In one of her Facebook photos, Buenavista is shown with college undergraduates attending a graduate school 101 seminar, that higher education though often regarded as “the ivory tower,” is within these students’ reach, and even though they might find it difficult to decipher the academic language used, as in CRT. Could that be short for a coronary procedure? Perhaps! It can be construed as a reversal of closed hearts, and narrowly-programmed minds unable to see others and their meaningful contributions.
Not, in Buenavista’s classroom where everyone is welcome!
In an email to this writer, Gonzalez wrote, “I met Dra. Tracy Lachica Buenavista through a Race, Racism, and Critical Thinking course I took with her in the Asian American Studies department [in] my second year at CSUN. Dra. Buenavista made a tremendous impact on my educational and personal trajectory, since six years ago. I am now a Ph.D. candidate at Syracuse University. Through her mentorship, I got to believe that I could do more in school and even, life. She wrote a strong letter of recommendation for me and helped me scout Ph.D. programs. She guided me through the graduate school application process and played a key role in helping me decide, after countless hours of seeking her advice. Because I come from a mixed-status family, I reached out to Dra. Buenavista where to access information about citizenship. I attribute much of my academic and social success to her.
“Additionally, Dra. Buenavista inspired me to do more for my community. She instilled in me a profound sense of social justice to advocate for myself and for others in need of help. At CSUN, she conceptualized and wrote the Campus Quality Fee (CQF) grant for the EOP CSUN DREAM Center in order to employ staff to provide specialized services and establish a sanctuary-type space for undocumented students and other students with marginalized identities. I am continually impressed and inspired by Dra. Buenavista’s accolades and accomplishments with respect to everything she does for the students and her community. She practices what she preaches. I am very grateful and privileged to call her my mentor.”
In a one-on-one interview with this writer in West Los Angeles on May 2, 2018, Buenavista explained, “The EOP CSUN DREAM Center is among the first undocumented resource centers in the 23-campus CSUN system and she is the primary author and co-principal investigator for the Asian American Studies Pathway Project (AASPP), a retention project that centers on Asian American and Pacific Islander needs.”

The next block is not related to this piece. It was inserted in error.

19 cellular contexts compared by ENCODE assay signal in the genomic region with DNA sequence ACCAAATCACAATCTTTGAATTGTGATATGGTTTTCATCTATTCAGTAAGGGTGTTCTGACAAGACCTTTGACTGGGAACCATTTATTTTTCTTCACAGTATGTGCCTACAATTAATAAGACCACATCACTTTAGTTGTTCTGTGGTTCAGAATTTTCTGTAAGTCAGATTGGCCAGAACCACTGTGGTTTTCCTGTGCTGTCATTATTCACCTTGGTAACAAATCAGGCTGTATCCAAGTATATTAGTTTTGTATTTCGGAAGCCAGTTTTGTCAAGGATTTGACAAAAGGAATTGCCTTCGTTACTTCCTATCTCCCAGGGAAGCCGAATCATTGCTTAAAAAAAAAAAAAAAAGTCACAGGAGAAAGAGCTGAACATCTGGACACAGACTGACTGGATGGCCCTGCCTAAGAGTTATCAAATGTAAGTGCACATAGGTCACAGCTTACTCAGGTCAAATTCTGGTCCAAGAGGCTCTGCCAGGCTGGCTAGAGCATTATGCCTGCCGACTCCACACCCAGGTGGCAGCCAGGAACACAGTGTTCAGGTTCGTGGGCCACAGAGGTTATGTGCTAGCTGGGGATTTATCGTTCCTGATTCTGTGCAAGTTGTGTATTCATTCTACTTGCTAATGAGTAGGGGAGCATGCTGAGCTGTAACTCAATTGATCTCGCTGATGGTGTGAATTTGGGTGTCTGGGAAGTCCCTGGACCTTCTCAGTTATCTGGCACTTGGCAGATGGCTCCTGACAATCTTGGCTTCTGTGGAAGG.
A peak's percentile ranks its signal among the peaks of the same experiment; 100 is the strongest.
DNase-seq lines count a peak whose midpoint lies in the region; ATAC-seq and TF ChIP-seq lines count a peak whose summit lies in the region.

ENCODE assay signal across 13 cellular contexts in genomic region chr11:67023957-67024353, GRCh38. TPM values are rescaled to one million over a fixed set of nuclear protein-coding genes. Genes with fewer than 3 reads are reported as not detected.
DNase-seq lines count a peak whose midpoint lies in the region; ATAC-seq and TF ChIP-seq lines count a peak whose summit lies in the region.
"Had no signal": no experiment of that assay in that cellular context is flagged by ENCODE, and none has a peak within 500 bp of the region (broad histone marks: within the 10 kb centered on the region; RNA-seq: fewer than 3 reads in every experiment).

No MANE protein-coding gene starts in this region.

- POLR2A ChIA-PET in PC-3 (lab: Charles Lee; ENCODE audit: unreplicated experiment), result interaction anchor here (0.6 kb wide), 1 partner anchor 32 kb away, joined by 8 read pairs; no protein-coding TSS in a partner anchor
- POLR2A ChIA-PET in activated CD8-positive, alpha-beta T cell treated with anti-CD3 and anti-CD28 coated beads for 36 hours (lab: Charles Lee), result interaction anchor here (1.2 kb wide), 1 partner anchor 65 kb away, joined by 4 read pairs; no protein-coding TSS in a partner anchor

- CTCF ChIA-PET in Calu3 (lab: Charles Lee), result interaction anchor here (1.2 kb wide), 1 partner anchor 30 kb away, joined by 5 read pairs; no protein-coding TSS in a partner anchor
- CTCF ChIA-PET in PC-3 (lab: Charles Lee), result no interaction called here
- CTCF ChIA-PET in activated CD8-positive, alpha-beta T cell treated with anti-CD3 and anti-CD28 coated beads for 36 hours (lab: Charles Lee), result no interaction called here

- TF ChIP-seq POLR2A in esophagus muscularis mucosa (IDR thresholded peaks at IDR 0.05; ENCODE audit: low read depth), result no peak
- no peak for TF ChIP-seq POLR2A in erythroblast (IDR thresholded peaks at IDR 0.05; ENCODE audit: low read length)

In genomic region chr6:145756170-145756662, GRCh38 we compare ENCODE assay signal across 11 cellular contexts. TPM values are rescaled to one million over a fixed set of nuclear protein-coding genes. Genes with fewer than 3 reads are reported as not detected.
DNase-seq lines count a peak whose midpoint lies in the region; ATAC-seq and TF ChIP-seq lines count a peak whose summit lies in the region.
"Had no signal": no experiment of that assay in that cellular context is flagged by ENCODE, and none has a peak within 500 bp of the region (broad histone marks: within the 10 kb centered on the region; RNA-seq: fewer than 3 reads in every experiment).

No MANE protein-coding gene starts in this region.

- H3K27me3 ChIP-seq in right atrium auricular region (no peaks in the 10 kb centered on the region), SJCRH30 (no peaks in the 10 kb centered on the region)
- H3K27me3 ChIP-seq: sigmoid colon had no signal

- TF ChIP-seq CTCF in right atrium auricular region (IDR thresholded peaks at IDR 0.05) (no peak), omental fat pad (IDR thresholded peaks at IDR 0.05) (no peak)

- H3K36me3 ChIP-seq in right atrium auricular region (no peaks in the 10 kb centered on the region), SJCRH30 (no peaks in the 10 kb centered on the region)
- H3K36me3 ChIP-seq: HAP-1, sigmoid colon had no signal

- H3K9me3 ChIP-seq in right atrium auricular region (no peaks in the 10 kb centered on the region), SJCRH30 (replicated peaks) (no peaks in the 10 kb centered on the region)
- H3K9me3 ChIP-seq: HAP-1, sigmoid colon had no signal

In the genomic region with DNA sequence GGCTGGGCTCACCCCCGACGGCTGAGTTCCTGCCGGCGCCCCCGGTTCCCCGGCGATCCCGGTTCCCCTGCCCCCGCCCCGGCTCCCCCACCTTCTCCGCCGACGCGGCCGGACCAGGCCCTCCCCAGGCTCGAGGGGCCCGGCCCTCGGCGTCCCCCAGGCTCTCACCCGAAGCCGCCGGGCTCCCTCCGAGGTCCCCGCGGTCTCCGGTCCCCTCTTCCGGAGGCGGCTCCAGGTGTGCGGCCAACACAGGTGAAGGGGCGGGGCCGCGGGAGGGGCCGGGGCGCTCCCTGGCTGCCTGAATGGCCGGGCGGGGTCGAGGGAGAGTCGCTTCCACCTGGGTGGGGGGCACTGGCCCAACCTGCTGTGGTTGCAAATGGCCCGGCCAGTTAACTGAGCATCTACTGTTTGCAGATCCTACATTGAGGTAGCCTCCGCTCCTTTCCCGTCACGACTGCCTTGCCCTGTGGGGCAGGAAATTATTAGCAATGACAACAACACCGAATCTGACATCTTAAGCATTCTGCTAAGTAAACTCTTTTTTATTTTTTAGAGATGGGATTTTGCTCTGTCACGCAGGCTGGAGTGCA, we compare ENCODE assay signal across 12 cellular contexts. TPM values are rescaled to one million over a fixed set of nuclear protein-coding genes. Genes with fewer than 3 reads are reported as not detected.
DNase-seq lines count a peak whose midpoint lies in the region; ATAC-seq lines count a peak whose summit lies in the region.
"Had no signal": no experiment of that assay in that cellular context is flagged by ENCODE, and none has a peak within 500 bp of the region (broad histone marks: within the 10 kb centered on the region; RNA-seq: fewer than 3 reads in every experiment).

CRT or critical race theory is a framework Buenavista uses to help students understand the social origins of race and, racism, and as a guide through her courses on comparative ethnic studies, immigration, multiracial experiences, and research methods in Asian American studies and education.
Buenavista accomplishes this interlocking web of understanding, “by scaffolding theoretical discussions that challenge dominant color-blind racist ideologies grounded in [white supremacy], with community-based research and service projects that assert social justice agendas, and through an emphasis on mentoring students beyond the classroom. I also utilize students’ social media literacies and provide opportunities in which students can attend campus and community events,” she explained.
She imprints further her impact, such that Tila wrote that Buenavista “primarily teaches various classes for undergraduate students such as AAS 201, AAS 360, and AAS 311. She [TB1] also teaches in the doctoral program in Educational Leadership at CSUN. I took two classes under her and even met her at a club organizational meeting for Dreams to be Heard, the primary support group for undocumented Students and allies at CSUN.”
“She has been very helpful and supportive of students from historically educationally-disadvantaged and low-income communities. Without Professor Buenavista’s empowerment and active support, in and outside of the classroom setting, I truly believe that I will not be where I am today as an undocumented, first-generation, of senior standing in a higher education institution. I thank her for many things but I cannot thank her enough for encouraging me to continue my education and for pushing me to new limits as a student. Overall, she is dedicated to being a servant leader, advocate, but [most] of all a mentor to many students, faculty and staff,” Tila continued.